You should check out this article that talks about the value of free-writing to improve your health, attitude and writing in only ten minutes a day.

February 12, 2004

What is a grandmother? ( taken from papers written by a class of 8 year olds)

A grandmother is a lady who has no little children of her own. She likes other peoples. A grandfather is a man grandmother.

Grandmothers don't have to do anything except be there when we come to see them. They are so old they shouldn't play hard or run. It is good if they drive us to the store and have lots of quarters for us.

When they take us for walks, they slow down past things like pretty leaves and caterpillars. They show us and talk to us about the color of the flowers and also don't step on cracks."

They don't say, "Hurry up." Usually grandmothers are fat, but not too fat to tie your shoes. They wear glasses and funny underwear. They can take their teeth and gums out. Grandmothers don't have to be smart. They have to answer questions like "why isn't God married?" and "How come dogs chase cats?".

When they read to us, they don't skip. They don't mind if we ask for the same story over again.

Everybody should try to have a grandmother, especially if you don't have television, because they are the only grown ups who like to spend time with us. They know we should have snack-time before bedtime and they say prayers with us every time, and kiss us even when we've acted bad.

Pass this along to another Grandmother.
It will make their day

February 11, 2004

I haven't seen the movie Big Fish yet, but I know I should. All of us probably like to spin some wild tales (if only in our heads). Here's a film about a father and a son and dear-old-dad is soon to pass on. Time for "passing the torch". Only the son (played by Billy Crudup) is tired of his father's stories...past exploits he's convinced are mostly fabricated. The Tim Burton directed film features Ewan McGregor as the young Ed Bloom, and Albert Finney as the aging/dying/older Ed. Finney is one of the finest actors around (IMHO). Story sounds intriguing, especially if you are considering a family biography.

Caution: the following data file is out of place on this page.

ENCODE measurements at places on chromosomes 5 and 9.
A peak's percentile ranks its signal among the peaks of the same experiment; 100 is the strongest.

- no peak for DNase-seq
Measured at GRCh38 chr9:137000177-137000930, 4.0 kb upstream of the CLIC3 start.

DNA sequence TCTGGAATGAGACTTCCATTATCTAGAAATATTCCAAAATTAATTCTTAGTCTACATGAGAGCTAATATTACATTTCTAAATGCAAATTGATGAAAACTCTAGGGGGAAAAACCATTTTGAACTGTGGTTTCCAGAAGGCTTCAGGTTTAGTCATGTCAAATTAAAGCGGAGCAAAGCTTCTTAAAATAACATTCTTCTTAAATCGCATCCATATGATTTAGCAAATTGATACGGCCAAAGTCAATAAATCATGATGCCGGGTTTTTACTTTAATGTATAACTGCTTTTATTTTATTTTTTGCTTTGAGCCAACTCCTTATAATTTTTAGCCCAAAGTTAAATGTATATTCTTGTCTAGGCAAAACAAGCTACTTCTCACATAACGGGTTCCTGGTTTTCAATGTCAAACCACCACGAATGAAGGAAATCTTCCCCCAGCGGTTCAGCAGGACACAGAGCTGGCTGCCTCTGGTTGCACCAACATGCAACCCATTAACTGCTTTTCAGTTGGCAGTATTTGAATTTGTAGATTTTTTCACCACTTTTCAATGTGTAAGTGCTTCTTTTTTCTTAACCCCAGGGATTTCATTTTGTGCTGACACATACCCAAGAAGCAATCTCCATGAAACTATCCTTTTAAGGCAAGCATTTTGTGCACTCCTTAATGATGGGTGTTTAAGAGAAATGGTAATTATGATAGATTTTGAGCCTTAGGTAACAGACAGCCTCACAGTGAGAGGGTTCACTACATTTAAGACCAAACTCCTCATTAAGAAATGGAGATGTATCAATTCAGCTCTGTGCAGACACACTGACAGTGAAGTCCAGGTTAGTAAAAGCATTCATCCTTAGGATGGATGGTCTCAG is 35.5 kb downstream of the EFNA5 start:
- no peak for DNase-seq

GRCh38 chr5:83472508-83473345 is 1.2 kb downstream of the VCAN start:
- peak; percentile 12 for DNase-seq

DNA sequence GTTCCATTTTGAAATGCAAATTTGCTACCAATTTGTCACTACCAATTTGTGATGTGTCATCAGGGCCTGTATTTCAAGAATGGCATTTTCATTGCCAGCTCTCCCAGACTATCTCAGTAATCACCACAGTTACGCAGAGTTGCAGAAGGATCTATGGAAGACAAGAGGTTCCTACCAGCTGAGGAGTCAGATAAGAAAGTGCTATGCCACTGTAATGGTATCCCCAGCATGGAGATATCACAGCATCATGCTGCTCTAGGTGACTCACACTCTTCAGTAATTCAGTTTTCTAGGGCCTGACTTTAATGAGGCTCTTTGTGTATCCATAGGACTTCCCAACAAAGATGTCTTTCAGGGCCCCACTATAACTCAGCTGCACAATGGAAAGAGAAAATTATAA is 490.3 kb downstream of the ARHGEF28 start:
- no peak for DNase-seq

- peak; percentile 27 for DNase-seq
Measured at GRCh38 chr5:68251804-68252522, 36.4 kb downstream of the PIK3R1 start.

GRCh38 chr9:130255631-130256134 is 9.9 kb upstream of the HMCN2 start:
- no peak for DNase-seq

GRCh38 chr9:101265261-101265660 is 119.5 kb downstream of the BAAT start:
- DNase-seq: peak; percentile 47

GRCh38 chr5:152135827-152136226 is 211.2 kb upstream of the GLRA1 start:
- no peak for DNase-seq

February 10, 2004

Do you ever spend time cutting out magazine pictures, gathering scraps of drawings and artwork, old pictures and the like and pasting them together? Just that time in therapy, you say?

I remember doing it in school. Actually, some people make a real artform out of it. You should see the scrapbook collages ( made by Charles Wilkins. He's a graphic designer and he's been doing this professionally for years. Pretty neat stuff.

February 9, 2004

Video Biographies are making the news...or the radio, anyway. Recently NPR (National Public Radio for the acronym challenged) ran a story on a family business that specializes in what they call the"Personal Television Biography".

Why not? We live in a video/television age. Check out what they are up to at Farnese.

Oh, and do check out the information/resources we have on video biographies.

Everybody has a story to tell!